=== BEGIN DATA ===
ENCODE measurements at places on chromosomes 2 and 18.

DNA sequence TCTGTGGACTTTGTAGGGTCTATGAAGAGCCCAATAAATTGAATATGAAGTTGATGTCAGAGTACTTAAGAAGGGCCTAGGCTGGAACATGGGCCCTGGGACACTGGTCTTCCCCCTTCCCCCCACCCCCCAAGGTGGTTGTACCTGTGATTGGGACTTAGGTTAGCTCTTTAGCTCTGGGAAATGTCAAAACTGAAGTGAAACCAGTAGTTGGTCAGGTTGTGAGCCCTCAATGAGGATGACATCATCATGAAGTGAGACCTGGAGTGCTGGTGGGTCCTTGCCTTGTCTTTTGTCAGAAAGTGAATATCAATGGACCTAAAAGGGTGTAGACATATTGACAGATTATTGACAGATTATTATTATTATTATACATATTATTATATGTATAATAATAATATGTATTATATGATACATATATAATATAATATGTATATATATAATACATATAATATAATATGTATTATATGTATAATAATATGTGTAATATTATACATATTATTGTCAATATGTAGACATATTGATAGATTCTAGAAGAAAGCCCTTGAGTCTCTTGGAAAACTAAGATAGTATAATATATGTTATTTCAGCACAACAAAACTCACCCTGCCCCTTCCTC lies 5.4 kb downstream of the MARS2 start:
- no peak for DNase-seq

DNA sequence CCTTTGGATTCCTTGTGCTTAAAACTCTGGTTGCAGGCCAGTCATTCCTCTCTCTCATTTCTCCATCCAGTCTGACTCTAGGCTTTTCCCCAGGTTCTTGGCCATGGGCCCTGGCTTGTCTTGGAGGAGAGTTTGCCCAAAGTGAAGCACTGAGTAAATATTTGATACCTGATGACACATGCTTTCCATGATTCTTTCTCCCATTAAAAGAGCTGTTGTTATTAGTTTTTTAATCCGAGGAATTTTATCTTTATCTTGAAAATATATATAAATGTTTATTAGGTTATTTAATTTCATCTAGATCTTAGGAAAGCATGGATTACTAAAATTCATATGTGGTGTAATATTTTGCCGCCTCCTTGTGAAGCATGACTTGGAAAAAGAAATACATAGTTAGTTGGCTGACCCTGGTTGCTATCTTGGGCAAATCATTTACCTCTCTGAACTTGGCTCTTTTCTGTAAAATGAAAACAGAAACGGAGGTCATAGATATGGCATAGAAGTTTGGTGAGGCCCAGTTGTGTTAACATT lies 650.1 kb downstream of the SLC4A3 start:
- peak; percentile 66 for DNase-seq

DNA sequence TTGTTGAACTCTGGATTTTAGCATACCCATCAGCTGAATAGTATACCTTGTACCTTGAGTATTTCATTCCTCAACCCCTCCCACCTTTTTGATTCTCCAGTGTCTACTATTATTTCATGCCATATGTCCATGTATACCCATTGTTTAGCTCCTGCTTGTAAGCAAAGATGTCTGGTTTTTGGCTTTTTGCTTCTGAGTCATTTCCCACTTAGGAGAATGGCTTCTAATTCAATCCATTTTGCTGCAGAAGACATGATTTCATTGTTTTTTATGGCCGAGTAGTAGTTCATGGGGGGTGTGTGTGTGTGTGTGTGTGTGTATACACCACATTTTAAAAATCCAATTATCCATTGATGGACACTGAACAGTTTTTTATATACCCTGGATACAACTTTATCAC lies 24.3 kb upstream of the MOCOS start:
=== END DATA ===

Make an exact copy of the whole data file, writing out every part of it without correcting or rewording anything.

ENCODE measurements at places on chromosomes 2 and 18.

DNA sequence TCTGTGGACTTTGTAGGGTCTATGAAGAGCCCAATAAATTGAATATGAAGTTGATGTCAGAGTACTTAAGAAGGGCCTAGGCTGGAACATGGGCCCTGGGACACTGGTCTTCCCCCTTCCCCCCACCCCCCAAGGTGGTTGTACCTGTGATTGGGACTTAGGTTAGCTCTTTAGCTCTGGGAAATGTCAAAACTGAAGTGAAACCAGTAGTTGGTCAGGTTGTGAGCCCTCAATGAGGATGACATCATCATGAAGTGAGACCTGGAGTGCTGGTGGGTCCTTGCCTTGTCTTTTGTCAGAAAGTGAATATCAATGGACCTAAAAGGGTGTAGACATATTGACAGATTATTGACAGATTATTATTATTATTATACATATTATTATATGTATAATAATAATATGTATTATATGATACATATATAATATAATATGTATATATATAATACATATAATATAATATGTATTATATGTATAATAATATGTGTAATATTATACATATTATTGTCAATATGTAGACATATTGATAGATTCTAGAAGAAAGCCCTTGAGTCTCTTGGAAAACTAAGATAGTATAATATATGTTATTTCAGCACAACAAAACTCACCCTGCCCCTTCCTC lies 5.4 kb downstream of the MARS2 start:
- no peak for DNase-seq

DNA sequence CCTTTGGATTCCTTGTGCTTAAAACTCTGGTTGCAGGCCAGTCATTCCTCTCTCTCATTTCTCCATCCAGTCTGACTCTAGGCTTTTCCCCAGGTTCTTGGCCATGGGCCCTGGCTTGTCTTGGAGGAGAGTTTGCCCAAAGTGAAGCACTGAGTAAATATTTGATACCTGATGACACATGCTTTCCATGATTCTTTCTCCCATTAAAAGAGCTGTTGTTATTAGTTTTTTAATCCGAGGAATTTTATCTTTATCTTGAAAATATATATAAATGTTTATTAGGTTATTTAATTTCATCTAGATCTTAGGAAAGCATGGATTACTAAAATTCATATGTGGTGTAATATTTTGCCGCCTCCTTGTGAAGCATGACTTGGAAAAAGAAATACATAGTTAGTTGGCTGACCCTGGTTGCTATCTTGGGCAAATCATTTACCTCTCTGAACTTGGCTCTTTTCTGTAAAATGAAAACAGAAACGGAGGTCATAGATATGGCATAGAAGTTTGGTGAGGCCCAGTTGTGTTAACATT lies 650.1 kb downstream of the SLC4A3 start:
- peak; percentile 66 for DNase-seq

DNA sequence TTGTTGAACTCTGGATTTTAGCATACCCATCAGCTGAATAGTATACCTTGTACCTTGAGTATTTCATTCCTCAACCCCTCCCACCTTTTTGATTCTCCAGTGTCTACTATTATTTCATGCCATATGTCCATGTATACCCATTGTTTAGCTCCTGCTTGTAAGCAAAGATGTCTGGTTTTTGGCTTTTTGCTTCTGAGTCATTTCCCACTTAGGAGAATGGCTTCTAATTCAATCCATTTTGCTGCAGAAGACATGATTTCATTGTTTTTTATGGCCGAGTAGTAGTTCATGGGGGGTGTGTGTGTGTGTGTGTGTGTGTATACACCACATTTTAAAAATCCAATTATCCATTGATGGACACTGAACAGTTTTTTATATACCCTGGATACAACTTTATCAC lies 24.3 kb upstream of the MOCOS start: